The exclusion criteria for patients extended to those diagnosed with type 1 DM, acute complications such as severe infections or major operations, trauma, severe cardiovascular/respiratory diseases, and pregnant and breast feeding women. Newly diagnosed cases and those suffering from chronic diabetic co-morbidities were also excluded from the study.

2.3. Methodology

Fasting venous blood was collected using standard clinical procedures. Height and weight were measured, and body mass index (BMI) was calculated as kg/m2.Blood glucose was measured by the glucose oxidase/peroxidase (GOD-POD) method, using a commercial kit from Span diagnostics (Surat, India), as previously described [24]. Glycated haemoglobin was measured by the modified colorimetric method of Fluckiger [25]. Iron and TIBC were estimated by using a commercial kit (Ferrozine method) produced by Coral Clinical systems (Goa, India). Briefly, iron bound to transferrin is released in an acidic medium, and the ferric ions are reduced to ferrous ions. The Fe (II) ions react with ferrozine to form a violet-coloured complex. The intensity of the formed complex is directly proportional to the amount of iron present in the sample. For TIBC, the serum is treated with an excess of Fe (II) to saturate the iron binding sites on transferrin. The excess Fe (II) is adsorbed and precipitated, and the iron content in the supernatant is measured to give the TIBC. Transferrin saturation (Tsat, %) is the ratio of serum iron and TIBC, and indicates how much serum iron is actually bound.
Transferrin saturation (%) = serum iron × 100/serum TIBC
All spectrometric readings were done using a UV-1800 spectrophotometer (Shimazdu, Kyoto Japan).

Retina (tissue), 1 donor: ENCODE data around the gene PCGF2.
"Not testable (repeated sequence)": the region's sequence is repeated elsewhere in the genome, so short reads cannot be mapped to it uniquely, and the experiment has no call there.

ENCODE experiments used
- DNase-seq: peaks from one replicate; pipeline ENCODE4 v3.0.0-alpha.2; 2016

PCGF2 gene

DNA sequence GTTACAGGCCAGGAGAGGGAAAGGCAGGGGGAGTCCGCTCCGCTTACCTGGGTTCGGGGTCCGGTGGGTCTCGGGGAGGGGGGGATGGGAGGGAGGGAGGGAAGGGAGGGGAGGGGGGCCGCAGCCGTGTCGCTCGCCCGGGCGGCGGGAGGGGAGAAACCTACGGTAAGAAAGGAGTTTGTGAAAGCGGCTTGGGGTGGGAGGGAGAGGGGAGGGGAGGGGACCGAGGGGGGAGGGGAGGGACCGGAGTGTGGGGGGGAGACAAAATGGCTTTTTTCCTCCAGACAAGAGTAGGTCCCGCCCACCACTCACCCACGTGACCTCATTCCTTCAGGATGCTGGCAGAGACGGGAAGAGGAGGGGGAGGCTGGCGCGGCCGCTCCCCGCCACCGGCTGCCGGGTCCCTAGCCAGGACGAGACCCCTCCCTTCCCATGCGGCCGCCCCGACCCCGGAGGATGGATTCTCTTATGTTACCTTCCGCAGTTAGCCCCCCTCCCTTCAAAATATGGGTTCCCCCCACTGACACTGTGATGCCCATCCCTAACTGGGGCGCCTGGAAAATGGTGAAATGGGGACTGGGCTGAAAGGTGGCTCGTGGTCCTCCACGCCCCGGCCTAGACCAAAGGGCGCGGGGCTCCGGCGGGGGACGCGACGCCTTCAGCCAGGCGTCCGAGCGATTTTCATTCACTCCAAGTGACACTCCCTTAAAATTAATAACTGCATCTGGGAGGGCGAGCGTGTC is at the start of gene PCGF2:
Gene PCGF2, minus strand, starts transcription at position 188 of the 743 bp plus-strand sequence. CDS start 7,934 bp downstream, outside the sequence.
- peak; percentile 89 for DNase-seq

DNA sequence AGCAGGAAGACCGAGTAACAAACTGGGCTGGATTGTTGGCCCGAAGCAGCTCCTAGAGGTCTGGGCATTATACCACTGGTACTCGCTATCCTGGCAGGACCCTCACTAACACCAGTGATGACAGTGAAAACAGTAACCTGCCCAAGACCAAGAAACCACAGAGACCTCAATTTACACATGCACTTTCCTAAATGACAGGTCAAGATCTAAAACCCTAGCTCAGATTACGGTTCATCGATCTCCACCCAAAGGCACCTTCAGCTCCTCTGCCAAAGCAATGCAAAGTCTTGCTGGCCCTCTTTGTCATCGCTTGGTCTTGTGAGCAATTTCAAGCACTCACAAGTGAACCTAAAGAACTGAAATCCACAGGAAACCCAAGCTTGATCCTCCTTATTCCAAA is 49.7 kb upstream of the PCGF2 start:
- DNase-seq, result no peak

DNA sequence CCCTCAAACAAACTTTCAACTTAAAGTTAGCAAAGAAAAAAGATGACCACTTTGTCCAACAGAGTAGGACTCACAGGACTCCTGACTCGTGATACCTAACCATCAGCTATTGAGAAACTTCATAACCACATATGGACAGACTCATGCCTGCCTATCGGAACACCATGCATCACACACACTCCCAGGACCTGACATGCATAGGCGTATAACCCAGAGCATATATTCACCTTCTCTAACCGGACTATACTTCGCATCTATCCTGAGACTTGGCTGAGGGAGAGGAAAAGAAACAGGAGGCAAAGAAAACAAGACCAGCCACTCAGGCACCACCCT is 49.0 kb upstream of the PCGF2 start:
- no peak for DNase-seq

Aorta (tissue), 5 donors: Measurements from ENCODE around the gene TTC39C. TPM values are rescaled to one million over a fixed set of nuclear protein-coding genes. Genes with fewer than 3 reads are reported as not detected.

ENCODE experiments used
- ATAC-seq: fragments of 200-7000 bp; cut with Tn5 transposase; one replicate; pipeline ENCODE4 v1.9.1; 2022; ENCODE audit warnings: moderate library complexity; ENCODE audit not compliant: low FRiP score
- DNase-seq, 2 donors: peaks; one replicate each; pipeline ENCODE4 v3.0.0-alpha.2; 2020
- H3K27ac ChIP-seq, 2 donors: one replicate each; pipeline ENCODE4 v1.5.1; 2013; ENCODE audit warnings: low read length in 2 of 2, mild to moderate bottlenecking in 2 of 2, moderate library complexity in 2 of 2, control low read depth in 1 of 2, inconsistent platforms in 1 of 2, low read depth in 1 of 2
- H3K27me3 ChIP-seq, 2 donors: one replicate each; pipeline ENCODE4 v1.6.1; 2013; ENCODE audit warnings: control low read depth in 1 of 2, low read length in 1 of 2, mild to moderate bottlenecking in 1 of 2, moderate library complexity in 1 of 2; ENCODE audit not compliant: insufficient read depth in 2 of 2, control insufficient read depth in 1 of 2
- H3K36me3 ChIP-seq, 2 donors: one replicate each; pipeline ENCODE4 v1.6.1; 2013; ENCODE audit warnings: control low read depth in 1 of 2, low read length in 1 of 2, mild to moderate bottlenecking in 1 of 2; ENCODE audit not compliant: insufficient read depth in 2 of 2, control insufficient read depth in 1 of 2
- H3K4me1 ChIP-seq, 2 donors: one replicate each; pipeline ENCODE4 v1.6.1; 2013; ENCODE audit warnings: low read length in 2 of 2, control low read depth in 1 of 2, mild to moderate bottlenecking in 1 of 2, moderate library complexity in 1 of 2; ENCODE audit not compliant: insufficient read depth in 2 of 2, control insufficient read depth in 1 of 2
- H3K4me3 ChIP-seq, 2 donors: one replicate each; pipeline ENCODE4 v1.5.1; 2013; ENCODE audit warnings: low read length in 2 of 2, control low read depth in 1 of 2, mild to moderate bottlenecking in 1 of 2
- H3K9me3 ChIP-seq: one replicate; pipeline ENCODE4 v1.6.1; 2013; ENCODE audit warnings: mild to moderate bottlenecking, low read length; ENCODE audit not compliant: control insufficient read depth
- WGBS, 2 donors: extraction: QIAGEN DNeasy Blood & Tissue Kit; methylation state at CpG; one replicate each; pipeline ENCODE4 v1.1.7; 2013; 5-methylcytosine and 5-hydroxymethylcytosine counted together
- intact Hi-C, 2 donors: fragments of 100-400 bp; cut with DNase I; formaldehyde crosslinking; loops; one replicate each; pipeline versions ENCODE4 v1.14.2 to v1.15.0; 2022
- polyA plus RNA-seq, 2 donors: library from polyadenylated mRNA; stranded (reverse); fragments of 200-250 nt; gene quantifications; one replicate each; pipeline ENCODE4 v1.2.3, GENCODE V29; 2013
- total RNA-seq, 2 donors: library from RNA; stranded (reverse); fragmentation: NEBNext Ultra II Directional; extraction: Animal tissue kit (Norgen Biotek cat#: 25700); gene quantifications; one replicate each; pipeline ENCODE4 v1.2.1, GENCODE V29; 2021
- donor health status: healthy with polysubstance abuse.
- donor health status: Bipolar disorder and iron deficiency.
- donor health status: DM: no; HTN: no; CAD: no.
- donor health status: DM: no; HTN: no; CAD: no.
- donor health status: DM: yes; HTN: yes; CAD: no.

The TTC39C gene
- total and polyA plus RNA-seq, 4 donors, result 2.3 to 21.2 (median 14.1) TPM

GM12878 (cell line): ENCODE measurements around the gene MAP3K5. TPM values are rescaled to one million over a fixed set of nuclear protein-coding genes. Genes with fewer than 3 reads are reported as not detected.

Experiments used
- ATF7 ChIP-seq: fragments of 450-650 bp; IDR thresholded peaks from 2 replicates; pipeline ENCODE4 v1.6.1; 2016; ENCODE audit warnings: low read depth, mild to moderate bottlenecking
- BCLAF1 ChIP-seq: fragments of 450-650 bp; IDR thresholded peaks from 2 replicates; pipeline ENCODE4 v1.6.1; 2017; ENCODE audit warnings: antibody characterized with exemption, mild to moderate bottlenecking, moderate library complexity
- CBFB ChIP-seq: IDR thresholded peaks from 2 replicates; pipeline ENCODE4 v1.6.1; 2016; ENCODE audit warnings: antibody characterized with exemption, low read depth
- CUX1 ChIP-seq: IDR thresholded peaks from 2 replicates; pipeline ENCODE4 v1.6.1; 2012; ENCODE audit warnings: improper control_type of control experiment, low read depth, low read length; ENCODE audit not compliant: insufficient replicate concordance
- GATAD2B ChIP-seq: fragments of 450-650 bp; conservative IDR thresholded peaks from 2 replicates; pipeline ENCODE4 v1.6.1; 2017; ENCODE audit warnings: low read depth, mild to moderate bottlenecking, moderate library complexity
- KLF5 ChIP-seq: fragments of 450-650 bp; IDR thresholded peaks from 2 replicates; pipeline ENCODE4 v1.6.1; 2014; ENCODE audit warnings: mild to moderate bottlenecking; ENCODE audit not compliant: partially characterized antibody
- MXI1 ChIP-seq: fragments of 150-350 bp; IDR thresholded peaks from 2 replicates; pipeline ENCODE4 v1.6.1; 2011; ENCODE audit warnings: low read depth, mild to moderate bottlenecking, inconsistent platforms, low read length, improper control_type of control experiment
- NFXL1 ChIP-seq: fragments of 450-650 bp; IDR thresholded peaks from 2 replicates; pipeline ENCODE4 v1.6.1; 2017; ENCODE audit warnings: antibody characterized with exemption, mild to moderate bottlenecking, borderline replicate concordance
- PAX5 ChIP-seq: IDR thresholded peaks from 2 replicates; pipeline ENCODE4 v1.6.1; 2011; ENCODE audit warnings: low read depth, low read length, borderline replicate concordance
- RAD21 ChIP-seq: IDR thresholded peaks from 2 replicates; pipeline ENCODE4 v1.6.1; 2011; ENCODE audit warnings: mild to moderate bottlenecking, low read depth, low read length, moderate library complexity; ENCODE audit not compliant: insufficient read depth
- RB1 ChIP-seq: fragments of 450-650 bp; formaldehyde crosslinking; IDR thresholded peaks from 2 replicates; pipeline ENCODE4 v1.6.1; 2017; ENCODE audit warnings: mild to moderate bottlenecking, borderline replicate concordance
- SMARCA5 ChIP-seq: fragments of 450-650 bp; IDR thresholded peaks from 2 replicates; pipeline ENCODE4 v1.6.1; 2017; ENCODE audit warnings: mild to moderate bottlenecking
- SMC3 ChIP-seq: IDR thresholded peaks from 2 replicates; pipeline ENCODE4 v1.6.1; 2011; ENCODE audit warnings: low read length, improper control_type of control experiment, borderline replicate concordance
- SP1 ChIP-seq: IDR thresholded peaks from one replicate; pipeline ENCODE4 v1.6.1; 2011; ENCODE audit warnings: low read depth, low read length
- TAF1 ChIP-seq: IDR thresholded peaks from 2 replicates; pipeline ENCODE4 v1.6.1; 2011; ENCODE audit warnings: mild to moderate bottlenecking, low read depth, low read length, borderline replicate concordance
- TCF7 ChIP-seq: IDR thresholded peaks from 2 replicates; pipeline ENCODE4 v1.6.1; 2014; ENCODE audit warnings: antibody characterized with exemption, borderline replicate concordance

2.4. Ethical Statement

The study was approved by the institutional ethical committee of Ganesh Shankar Vidyarthi Memorial Medical College, Kanpur (G.S.V.M. Medical College, ethical code No.14/Steno, on 13 January 2011), and written informed consent was obtained from all the study subjects after explaining the objectives of the study.
All possible precautionary measures were taken to prevent trace metal ion contamination (particularly iron) during all stages of the procedure.

2.5. Statistical Analysis

All the values are expressed as Mean ± standard error of the mean (SEM), and a p value of <0.05 was considered statistically significant. Statistical significance of the differences between the mean values was analysed by one-way ANOVA followed by Tukey’s HSD post hoc test. Correlations of serum iron with other parameters were also studied by applying Pearson correlation test. Results were interpreted based on comparison between controls and diabetic subjects using SPSS software (version 15.0, Chicago, U.S.).